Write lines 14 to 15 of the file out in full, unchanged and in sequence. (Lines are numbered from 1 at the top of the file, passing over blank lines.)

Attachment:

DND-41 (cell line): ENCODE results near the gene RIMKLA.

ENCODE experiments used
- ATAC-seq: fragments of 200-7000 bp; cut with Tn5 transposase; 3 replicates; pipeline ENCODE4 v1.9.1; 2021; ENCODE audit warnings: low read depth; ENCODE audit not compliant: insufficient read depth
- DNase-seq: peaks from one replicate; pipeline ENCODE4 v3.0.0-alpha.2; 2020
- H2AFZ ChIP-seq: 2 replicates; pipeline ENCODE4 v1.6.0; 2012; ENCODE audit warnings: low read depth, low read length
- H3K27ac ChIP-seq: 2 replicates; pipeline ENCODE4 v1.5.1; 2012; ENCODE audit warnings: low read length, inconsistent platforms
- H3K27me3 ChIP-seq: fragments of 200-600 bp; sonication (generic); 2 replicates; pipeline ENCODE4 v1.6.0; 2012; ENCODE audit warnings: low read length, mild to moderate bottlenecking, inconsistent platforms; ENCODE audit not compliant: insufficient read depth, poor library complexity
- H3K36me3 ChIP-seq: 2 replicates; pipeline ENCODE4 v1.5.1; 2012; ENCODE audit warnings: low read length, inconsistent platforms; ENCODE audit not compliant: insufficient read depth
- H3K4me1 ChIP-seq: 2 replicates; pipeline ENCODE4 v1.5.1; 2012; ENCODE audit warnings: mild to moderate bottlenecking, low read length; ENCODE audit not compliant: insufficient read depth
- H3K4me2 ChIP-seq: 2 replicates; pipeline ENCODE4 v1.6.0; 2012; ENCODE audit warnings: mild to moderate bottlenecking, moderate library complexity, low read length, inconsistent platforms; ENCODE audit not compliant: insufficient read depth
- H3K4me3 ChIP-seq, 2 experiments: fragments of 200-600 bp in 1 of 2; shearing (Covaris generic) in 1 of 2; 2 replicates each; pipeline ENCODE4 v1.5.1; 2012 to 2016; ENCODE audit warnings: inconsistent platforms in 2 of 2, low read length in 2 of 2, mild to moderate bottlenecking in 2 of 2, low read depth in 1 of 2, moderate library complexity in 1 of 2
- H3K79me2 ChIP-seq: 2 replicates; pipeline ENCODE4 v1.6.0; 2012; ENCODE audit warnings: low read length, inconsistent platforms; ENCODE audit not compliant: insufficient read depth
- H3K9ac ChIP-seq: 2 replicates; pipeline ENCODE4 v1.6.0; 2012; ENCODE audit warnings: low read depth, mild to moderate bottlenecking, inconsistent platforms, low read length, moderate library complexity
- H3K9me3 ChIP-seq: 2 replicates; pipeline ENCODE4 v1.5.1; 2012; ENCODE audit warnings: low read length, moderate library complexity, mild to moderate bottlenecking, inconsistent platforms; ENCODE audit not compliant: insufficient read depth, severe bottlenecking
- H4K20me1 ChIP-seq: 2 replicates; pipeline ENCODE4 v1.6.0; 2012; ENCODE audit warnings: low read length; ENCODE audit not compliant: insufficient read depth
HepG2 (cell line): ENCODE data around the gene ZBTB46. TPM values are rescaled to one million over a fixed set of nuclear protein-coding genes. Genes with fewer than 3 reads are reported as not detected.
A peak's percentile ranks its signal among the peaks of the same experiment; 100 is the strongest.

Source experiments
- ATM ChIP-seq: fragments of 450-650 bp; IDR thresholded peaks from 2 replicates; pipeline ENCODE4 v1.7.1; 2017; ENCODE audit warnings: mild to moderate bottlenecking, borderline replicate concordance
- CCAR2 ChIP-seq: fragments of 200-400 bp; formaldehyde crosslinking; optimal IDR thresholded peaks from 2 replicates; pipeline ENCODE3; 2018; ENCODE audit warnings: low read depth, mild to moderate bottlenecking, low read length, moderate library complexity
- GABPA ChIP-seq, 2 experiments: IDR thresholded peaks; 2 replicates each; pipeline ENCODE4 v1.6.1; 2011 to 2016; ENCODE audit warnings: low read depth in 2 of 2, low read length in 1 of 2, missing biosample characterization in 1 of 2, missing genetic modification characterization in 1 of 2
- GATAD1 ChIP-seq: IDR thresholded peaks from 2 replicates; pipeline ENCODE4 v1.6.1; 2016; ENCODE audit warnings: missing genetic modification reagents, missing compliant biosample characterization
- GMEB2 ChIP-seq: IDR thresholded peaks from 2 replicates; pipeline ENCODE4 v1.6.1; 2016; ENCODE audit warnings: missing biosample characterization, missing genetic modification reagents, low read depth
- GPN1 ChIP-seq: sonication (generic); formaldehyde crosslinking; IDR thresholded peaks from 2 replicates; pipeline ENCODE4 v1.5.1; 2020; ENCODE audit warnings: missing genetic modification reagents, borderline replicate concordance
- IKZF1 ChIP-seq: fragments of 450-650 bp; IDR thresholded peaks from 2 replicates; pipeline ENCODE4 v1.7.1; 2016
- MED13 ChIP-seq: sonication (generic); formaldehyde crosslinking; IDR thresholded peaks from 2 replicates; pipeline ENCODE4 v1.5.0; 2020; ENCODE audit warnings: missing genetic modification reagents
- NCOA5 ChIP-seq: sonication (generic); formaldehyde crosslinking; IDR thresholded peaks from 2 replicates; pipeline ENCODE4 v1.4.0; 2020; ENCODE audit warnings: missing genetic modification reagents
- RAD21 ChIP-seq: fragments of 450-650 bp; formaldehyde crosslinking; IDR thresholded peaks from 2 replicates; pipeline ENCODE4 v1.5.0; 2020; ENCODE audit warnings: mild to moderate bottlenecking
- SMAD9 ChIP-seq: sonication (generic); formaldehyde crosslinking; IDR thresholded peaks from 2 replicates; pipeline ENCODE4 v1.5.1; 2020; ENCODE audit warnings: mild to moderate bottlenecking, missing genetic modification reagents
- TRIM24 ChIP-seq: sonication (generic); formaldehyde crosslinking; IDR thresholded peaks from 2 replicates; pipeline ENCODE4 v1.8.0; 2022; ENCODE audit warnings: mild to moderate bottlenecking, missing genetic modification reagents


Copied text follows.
- H3K9me3 ChIP-seq: 2 replicates; pipeline ENCODE4 v1.5.1; 2012; ENCODE audit warnings: low read length, moderate library complexity, mild to moderate bottlenecking, inconsistent platforms; ENCODE audit not compliant: insufficient read depth, severe bottlenecking
- H4K20me1 ChIP-seq: 2 replicates; pipeline ENCODE4 v1.6.0; 2012; ENCODE audit warnings: low read length; ENCODE audit not compliant: insufficient read depth